Fixed Rate “Insurance” Gets Cheaper

The Daily Mortgage Report – May 4

  • Variable Advantage Fades: The lowest widely available 5-year fixed rates are now just 20 basis points more than the lowest variable rates. That differential has shrunk considerably in the last month or so, causing some would-be variable takers to give up and go fixed. RateSpy simulations confirm it would now only take two 1/4-point rate hikes anytime in the next three years for the lowest 5-year fixed rates to outperform variables, other things equal. That’s based on interest cost alone and assumes standard terms with no changes to the mortgage for five years. That said, there are other fixed / variable factors to consider.
  • The Fed Should Go Negative: Argues a former Fed president.
  • Deflation Threat: Average core inflation in Canada has never dipped below 1.40% this millennium. But it could—potentially before the end of this year as collapsing demand causes disinflation (or, God forbid, deflation). “I worry the economic structure gets damaged…(that) there is scarring, businesses get shut, people are unemployed, you can’t go back to where you left off,” says the IMF’s Tobias Adrian. If core inflation risks undershooting the BoC’s 1% minimum, incoming BoC Governor Tiff Macklem may be forced to cut rates again to get Canada back to its 2% CPI target. The danger of deflation, which can trigger vicious downward economic spirals, can’t be overstated. Is this possibility reason enough to choose a variable rate? Absolutely not. But it’s not exactly a harbinger of soaring rates either.
  • False Analogue: “…Comparisons to the deflation seen in the Great Depression are not helpful,” says the BoC’s Carolyn Wilkins. “For one thing, the banking sector is in much better shape than it was at that time. For another, we will not make the same policy errors,” she promises.
  • BMO Cuts Fixed Rates: Big bank mortgage rates continue to fall. The nation’s 4th largest bank lowered two special fixed rates on Monday:
    • 3yr fixed: 2.99% to 2.89%
    • 5yr ‘Smart’ Fixed (default insured): 2.99% to 2.79%
  • 10% Drop from the Peak: That’s Moody’s prediction for home prices this year. “Not even lower interest rates will be enough to save the housing market,” said Moody’s economist Abhilasha Singh. (Especially with the stress test overinflated thanks to artificially high big bank 5-year posted rates. -ed.) “As the outlook begins to improve in early 2021, house prices are expected to rebound.”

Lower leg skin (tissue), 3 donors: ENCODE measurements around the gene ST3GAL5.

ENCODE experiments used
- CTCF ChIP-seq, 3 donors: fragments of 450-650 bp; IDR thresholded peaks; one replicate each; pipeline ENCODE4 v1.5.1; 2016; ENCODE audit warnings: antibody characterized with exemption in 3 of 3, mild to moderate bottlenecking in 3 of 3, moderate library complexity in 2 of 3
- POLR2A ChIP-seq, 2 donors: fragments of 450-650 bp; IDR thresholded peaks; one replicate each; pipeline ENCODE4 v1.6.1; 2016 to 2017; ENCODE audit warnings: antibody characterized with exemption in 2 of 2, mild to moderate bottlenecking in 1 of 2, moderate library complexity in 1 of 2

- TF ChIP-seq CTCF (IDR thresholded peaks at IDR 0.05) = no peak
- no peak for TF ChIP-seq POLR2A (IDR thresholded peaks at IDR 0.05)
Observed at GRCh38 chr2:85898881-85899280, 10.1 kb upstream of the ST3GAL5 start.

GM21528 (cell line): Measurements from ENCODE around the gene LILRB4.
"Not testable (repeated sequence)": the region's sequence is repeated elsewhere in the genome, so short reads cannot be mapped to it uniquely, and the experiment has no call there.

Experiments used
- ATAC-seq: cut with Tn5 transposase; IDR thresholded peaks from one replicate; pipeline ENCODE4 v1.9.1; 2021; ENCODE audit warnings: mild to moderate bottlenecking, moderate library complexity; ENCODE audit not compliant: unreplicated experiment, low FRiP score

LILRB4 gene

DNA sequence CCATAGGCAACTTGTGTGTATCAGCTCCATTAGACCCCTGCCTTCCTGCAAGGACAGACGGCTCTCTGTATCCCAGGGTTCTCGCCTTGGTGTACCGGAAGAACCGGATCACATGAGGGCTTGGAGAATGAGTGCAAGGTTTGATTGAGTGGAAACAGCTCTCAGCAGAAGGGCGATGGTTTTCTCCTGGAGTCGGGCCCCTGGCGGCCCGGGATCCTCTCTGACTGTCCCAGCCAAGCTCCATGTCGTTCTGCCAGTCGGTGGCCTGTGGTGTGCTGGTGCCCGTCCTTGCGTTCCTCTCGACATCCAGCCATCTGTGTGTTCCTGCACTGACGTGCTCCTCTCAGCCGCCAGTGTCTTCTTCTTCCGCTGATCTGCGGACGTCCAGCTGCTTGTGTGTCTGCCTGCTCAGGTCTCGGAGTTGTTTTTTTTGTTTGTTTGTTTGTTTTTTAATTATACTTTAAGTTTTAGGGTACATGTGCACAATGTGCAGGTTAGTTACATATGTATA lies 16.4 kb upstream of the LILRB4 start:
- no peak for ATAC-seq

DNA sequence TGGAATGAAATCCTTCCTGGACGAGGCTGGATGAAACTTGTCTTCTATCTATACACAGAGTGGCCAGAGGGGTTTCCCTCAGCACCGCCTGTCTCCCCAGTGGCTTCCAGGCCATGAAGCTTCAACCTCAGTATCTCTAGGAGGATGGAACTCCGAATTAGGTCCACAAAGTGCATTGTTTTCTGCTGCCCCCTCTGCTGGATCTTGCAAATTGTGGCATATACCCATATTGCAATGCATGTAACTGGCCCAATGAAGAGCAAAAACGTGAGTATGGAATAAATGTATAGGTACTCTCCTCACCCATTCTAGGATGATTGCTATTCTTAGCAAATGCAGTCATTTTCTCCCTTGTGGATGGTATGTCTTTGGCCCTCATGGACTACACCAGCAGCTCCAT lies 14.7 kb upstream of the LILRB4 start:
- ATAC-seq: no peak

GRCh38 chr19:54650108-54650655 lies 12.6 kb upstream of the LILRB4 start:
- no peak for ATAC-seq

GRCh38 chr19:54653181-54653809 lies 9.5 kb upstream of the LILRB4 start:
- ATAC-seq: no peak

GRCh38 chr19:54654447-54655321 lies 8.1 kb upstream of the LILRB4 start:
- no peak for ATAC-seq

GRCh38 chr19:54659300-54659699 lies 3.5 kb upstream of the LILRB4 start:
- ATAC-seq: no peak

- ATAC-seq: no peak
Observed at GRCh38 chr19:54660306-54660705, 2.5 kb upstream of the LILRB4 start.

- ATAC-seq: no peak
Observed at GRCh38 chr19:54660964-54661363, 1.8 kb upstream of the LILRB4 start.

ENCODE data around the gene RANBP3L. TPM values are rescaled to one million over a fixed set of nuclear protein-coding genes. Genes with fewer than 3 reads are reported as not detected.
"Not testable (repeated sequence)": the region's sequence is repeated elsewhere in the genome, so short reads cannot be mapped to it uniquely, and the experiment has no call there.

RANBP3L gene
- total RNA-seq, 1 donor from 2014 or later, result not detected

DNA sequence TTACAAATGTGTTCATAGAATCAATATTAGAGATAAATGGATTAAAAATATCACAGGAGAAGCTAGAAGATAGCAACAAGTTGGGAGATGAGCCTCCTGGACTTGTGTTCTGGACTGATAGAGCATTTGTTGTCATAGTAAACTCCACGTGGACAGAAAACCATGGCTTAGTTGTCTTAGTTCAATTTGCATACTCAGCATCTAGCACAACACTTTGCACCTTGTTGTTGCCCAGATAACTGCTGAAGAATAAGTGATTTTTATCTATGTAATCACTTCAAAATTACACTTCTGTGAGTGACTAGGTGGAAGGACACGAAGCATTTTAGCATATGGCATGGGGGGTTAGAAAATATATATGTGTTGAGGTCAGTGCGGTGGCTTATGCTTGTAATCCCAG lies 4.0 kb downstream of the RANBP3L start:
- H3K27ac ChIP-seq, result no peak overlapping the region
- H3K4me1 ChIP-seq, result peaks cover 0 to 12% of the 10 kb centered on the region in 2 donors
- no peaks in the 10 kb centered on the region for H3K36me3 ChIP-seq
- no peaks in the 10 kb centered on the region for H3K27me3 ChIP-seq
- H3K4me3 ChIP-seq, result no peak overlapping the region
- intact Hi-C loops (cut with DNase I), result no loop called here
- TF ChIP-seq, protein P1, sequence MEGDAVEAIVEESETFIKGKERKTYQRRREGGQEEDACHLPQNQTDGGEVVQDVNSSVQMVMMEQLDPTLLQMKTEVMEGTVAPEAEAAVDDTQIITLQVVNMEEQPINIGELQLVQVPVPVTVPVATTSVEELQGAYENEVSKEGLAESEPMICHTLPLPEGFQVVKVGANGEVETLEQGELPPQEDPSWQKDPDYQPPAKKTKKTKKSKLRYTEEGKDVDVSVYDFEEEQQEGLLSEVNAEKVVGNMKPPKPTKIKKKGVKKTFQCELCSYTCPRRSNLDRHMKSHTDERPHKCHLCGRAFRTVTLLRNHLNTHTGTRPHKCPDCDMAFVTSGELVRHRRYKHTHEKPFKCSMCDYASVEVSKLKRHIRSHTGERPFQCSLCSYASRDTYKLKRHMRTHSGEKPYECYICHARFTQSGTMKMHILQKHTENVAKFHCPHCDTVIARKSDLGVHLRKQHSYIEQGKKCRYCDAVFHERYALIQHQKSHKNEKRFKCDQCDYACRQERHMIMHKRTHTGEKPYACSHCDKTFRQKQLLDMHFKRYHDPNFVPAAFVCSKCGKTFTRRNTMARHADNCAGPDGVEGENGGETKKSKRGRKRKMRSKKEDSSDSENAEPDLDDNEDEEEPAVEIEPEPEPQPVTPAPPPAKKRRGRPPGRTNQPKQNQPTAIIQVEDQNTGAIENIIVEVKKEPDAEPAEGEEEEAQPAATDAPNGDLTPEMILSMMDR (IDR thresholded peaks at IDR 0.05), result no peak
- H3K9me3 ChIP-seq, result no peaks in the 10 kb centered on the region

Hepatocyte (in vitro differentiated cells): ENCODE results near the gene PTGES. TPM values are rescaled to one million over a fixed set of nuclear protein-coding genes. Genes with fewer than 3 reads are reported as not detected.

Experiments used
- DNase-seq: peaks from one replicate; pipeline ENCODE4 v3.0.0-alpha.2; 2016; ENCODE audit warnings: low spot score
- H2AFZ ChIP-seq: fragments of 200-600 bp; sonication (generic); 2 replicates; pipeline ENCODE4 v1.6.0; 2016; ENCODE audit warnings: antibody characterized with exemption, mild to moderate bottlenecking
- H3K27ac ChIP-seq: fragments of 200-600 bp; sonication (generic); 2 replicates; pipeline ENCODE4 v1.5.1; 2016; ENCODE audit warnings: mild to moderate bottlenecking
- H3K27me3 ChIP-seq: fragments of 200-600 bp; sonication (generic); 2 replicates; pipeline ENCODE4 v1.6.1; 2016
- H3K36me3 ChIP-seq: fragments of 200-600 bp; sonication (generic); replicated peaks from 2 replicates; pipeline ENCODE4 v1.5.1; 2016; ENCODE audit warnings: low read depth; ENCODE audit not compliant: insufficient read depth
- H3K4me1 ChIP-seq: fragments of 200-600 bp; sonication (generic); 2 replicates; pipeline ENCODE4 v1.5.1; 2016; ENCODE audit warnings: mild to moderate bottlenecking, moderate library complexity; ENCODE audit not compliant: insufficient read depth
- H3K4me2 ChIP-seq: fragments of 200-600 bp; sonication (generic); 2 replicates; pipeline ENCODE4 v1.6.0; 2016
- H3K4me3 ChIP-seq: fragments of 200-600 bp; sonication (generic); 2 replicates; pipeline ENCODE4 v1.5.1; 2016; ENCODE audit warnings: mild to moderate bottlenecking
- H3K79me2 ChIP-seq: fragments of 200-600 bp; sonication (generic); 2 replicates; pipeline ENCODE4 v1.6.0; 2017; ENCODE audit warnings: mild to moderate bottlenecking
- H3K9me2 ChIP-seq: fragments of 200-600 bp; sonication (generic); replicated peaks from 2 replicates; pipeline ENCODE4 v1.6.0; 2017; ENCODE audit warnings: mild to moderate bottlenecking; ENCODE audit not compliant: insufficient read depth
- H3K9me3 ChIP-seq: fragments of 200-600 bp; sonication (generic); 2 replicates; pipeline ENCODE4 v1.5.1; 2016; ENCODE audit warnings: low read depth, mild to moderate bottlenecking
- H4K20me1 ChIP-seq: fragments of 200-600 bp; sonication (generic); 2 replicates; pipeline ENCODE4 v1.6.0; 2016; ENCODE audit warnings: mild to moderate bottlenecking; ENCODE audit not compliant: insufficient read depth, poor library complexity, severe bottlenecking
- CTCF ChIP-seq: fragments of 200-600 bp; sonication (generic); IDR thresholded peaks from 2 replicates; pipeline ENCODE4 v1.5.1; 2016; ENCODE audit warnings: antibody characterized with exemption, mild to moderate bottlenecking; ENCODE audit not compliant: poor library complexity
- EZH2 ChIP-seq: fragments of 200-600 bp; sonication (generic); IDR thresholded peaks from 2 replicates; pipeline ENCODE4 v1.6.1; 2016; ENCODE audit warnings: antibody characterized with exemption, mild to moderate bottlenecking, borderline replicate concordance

• Quotable: “We need to make it so that no Canadian relies on gains in housing wealth to feel secure…”—UBC professor, Paul Kershaw via Yahoo Finance. (Sounds good on paper, but imagine if retirement savers had to find a replacement for home appreciation. Now imagine it in a slowing economy with meagre savings rates, near-zero interest rates, less income/employment growth, higher taxes and fewer pensions. Not a pretty picture. -ed.)


  • Diana says:

    Hi Rate Spy. I have a fixed rate at 2.39% that come up for renewal in June. I can renew now at 2.52%for 5 years. We have no plans to move in less than 5 years. Should I wait or lock in now? The value is 300K.

    • The Spy says:

      Hi Diana,
      What is the best rate that matches your criteria here (be sure to complete all fields) –> ?
      Are you completely happy with your existing lender’s mortgage features/limitations, service and advice? (What lender is it?)
      Are you sure a 5-year fixed is ideal for you?
      Any chance you’ll need to borrow more money in 5 years?
      These are just a few of the questions you need to ask before deciding.

  • Appraiser says:

    Great blog Spy.

    I agree that a replacement for home appreciation might be a tough one.

    Individuals need forced savings, taxed-at-source pensions, RRSP’s, Tax-free savings accounts and other incentives, otherwise most will save too little for retirement.

    A paid-off house has been one of those assets that many people eventually acquired over time. It has heretofore been an entirely tax-free savings account that managed to keep pace with inflation.

    The historical idea for many boomers was to sell the family home and down-size in retirement to a cheaper place or a rental, to live off of the cash from the house, plus perhaps a pension or two, plus OAS and CPP. The Canadian dream of dignity in old age.

    But housing has greatly increased in price in many areas of Canada over the past 20+ years. And these long-time homeowners don’t deserve the financial windfall. I get it.

    Incentivizing other assets besides principle residences might make perfect sense. But what else is there?

    Perhaps even taxing the proceeds from the sale of a principle residence by a modest sum also makes perfect sense.

    It will tend to push some capital around elsewhere. Increases to the current TFSA and RRSP limits could make up for some of the tax-free slack?

    But, left to our own will and desire, most people are poor savers.

    • The Spy says:

      Thanks Appraiser, You raise multiple discussion-worthy points. One that can’t be overemphasized is the significance of forced saving. People have to make their mortgage payments. They don’t have to invest in a TFSA or RRSP. They should, but generally no one will put them on the street before retirement if they don’t.

      That’s why, given Canada’s economic realities (slowing long-term growth, rising non-mortgage debt, lagging wage growth, etc.), idealistic soundbites may not address realities. Making principal payments each month is the only reliable form of self-preservation for millions of families. That’s the reality.